Ever since I joined the realm of digital marketing (or marketing in general), the term ‘growth hacking’ has been flying around like crazy. Everyone’s calling themselves a growth hacker and I see it everywhere on LinkedIn.
Here’s my opinion on in (it is an opinion so you’re entitled to have your own view!)
To give a bit of background, growth hacking was a term coined by Sean Ellis (he was the first marketer for big start ups like DropBox and Lookout) in 2010. He defined it as:
‘A person whose true north is growth. Everything they do is scrutinized by its potential impact on scalable growth’
The term itself is nothing new as growth hacking has been around forever. The classic examples everyone uses are Dropbox’s ‘Refer a friend for more storage’ strategy as well as Hotmail’s growth through a link to get a free mail service.
Now I am not saying that EVERYONE is not a growth hacker. BUT most likely if you’re reading this and you’re calling yourself a growth hacker, you’re probably not.
You are most likely a product designer, a digital marketer, strategy manager but NOT a growth hacker. The point of a growth hacker is to strategise, execute, test, change the product based off results and repeat to scale a company such as how an accelerator scales a start-up. Not only this but know how to retain your customers and reduce churn. If you’re not doing ALL of this then stop calling yourself a growth hacker.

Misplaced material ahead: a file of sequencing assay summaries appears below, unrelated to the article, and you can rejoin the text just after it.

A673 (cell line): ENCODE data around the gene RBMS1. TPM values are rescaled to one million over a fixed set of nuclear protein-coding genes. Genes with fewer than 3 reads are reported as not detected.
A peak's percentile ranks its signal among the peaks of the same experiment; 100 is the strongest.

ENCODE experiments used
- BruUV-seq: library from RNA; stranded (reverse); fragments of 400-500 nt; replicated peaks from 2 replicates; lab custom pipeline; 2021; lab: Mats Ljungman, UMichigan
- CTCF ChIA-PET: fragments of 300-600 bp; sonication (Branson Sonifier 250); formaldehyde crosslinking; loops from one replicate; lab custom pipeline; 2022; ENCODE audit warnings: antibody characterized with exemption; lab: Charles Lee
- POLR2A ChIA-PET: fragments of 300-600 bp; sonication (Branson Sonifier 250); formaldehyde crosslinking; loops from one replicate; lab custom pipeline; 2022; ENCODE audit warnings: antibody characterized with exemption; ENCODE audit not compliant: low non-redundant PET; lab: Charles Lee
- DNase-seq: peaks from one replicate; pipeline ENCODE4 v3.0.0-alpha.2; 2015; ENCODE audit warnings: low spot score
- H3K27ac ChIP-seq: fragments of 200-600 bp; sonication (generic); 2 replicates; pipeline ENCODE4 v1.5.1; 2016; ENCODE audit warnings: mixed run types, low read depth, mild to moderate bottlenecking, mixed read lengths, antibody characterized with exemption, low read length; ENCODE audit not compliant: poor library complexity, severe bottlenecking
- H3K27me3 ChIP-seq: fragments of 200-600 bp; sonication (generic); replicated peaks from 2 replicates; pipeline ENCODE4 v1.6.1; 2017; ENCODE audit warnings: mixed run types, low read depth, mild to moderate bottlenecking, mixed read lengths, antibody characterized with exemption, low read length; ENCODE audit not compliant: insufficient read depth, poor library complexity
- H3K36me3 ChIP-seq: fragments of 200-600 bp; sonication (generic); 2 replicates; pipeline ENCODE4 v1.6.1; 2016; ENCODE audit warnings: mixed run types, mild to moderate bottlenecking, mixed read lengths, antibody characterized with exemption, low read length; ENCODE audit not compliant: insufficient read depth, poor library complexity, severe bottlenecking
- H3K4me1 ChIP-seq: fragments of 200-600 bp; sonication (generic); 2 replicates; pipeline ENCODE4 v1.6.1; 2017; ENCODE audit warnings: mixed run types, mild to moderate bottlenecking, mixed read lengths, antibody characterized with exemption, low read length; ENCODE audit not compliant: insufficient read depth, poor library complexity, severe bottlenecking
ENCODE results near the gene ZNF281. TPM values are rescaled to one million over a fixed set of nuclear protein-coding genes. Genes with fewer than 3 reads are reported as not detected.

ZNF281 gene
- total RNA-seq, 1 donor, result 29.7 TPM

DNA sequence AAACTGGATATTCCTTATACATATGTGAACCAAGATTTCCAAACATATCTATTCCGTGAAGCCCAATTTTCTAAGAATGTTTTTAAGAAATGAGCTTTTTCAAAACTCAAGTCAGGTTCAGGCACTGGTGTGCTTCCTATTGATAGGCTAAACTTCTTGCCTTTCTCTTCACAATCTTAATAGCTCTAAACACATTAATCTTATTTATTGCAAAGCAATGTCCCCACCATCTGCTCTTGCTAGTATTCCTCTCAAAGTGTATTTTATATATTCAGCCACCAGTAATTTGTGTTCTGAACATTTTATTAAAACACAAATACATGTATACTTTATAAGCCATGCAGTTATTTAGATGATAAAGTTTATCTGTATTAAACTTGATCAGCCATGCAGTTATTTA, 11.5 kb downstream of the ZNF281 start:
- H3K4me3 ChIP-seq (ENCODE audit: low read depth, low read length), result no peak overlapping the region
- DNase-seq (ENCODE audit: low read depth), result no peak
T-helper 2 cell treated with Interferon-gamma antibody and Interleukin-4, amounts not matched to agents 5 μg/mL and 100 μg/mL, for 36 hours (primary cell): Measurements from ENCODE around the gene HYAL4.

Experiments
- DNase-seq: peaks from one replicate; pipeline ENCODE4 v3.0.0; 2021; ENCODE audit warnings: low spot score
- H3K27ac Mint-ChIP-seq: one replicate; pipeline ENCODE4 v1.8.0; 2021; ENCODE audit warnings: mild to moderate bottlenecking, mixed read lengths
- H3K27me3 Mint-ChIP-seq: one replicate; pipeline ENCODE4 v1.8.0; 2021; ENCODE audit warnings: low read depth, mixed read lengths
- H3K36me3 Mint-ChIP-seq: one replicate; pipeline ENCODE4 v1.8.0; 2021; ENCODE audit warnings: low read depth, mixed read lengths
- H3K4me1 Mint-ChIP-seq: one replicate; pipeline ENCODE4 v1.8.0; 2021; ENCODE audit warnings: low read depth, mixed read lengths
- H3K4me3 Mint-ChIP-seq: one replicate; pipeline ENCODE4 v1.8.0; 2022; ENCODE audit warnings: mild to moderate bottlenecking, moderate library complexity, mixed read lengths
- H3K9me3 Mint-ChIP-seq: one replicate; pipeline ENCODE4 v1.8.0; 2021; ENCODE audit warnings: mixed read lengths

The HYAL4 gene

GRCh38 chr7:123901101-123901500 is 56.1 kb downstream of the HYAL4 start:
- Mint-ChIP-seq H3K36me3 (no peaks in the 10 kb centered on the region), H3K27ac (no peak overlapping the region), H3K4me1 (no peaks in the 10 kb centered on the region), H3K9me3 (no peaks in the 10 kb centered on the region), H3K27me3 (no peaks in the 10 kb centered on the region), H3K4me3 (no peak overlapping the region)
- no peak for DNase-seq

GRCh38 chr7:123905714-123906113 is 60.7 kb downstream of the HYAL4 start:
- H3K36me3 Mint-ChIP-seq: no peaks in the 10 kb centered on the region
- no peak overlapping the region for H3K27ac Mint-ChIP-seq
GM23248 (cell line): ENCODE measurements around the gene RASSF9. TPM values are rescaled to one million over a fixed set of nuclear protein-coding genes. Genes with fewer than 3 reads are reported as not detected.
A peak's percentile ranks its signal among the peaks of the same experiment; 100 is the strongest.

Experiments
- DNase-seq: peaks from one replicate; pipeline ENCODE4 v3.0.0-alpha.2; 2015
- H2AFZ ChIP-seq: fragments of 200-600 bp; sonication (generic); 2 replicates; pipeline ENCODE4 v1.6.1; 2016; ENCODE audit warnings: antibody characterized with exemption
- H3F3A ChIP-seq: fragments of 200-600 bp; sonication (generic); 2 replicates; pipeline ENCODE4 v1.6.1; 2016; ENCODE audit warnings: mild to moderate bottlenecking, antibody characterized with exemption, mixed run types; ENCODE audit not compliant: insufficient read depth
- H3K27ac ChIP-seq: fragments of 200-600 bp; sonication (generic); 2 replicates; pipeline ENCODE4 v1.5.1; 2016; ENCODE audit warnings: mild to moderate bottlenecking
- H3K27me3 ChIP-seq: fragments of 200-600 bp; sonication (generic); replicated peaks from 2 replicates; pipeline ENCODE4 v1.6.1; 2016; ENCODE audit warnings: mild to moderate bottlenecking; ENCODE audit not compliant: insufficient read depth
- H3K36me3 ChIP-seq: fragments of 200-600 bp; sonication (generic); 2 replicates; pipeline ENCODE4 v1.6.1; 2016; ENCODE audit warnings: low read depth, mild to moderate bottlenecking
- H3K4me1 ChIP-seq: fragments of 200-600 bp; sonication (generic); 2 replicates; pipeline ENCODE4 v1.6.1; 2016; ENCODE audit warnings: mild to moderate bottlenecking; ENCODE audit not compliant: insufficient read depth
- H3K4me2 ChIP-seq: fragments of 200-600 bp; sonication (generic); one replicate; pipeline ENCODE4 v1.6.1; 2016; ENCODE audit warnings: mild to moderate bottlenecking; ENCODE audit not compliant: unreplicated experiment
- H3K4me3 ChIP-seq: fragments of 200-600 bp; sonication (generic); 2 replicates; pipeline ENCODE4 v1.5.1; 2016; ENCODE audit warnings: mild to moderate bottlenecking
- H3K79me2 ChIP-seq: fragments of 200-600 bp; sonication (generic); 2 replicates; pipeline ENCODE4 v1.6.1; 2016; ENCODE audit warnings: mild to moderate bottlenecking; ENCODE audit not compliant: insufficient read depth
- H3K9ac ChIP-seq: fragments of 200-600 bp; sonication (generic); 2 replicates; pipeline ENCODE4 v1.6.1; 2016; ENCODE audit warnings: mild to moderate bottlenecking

It’s as worse as calling yourself a CEO of a company that is making no profit and that only has one other person other than you. You look bad. You look like you don’t know what you’re talking about. There’s too many ‘growth hackers’ around and it dilutes the rest of the growth hackers that are ACTUALLY growth hacking their start up or business into new heights.
That is why I don’t call myself a growth hacker. I am a digital marketer.
But wait — growth hackers themselves need to stop being ‘up’ themselves as well.
I remember going to a seminar recently by a ‘growth hacker’ (I won’t name any names) and I remember them showing a slide that I found incredibly stupid. It said that marketing looked only at impressions and high level metrics whilst growth hacking looked at metrics such as leads, CPA etc.
I remember my friend who went with me (he loves reading) looking at me and going ‘that is the dumbest thing I have heard today’. This is also another reality of growth hacking — they tend to take the ‘good stuff’ of other professions and making themselves look good. Saying that marketing doesn't look at leads is the incredibly dumb and I remember walking out shortly.
This not only makes other growth hackers look bad but is also the reason why every time I hear someone mention this term, I see the eyes roll of 50% across a room. This culture needs to change.
A legitimate growth hacker is someone who could really make the difference of a start up or a business succeeding. However it’s a term that’s been getting a lot of shade recently and it’s justified. The culture around it needs to change soon, otherwise it’s going to be the next joke term of the decade.